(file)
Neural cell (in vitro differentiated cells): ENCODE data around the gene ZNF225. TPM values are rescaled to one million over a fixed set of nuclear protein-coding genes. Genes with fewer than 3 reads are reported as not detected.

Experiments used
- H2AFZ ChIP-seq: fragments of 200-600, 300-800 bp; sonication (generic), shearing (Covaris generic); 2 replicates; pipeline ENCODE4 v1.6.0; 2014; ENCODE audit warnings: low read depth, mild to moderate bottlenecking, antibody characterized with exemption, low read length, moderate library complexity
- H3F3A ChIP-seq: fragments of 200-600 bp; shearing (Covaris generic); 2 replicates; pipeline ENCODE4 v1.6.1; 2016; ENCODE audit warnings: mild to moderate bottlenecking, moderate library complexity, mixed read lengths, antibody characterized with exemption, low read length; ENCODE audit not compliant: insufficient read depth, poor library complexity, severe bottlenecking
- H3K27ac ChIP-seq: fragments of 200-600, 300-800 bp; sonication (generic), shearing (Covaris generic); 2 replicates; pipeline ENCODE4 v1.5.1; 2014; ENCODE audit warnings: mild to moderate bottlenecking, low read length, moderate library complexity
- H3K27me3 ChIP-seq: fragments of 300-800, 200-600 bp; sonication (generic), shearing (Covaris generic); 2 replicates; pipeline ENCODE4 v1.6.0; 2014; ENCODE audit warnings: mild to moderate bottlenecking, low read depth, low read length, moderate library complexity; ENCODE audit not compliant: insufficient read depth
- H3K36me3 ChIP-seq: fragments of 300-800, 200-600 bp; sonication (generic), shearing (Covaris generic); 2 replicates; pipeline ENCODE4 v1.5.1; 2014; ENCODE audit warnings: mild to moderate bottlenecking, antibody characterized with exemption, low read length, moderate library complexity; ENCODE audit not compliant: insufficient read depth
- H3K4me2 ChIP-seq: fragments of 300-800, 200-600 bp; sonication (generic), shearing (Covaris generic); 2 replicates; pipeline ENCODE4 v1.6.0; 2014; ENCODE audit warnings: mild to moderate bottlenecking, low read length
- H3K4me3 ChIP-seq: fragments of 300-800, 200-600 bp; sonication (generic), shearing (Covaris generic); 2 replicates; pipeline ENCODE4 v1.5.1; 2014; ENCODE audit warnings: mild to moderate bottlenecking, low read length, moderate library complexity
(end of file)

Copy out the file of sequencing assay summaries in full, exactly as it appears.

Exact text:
Neural cell (in vitro differentiated cells): ENCODE data around the gene ZNF225. TPM values are rescaled to one million over a fixed set of nuclear protein-coding genes. Genes with fewer than 3 reads are reported as not detected.

Experiments used
- H2AFZ ChIP-seq: fragments of 200-600, 300-800 bp; sonication (generic), shearing (Covaris generic); 2 replicates; pipeline ENCODE4 v1.6.0; 2014; ENCODE audit warnings: low read depth, mild to moderate bottlenecking, antibody characterized with exemption, low read length, moderate library complexity
- H3F3A ChIP-seq: fragments of 200-600 bp; shearing (Covaris generic); 2 replicates; pipeline ENCODE4 v1.6.1; 2016; ENCODE audit warnings: mild to moderate bottlenecking, moderate library complexity, mixed read lengths, antibody characterized with exemption, low read length; ENCODE audit not compliant: insufficient read depth, poor library complexity, severe bottlenecking
- H3K27ac ChIP-seq: fragments of 200-600, 300-800 bp; sonication (generic), shearing (Covaris generic); 2 replicates; pipeline ENCODE4 v1.5.1; 2014; ENCODE audit warnings: mild to moderate bottlenecking, low read length, moderate library complexity
- H3K27me3 ChIP-seq: fragments of 300-800, 200-600 bp; sonication (generic), shearing (Covaris generic); 2 replicates; pipeline ENCODE4 v1.6.0; 2014; ENCODE audit warnings: mild to moderate bottlenecking, low read depth, low read length, moderate library complexity; ENCODE audit not compliant: insufficient read depth
- H3K36me3 ChIP-seq: fragments of 300-800, 200-600 bp; sonication (generic), shearing (Covaris generic); 2 replicates; pipeline ENCODE4 v1.5.1; 2014; ENCODE audit warnings: mild to moderate bottlenecking, antibody characterized with exemption, low read length, moderate library complexity; ENCODE audit not compliant: insufficient read depth
- H3K4me2 ChIP-seq: fragments of 300-800, 200-600 bp; sonication (generic), shearing (Covaris generic); 2 replicates; pipeline ENCODE4 v1.6.0; 2014; ENCODE audit warnings: mild to moderate bottlenecking, low read length
- H3K4me3 ChIP-seq: fragments of 300-800, 200-600 bp; sonication (generic), shearing (Covaris generic); 2 replicates; pipeline ENCODE4 v1.5.1; 2014; ENCODE audit warnings: mild to moderate bottlenecking, low read length, moderate library complexity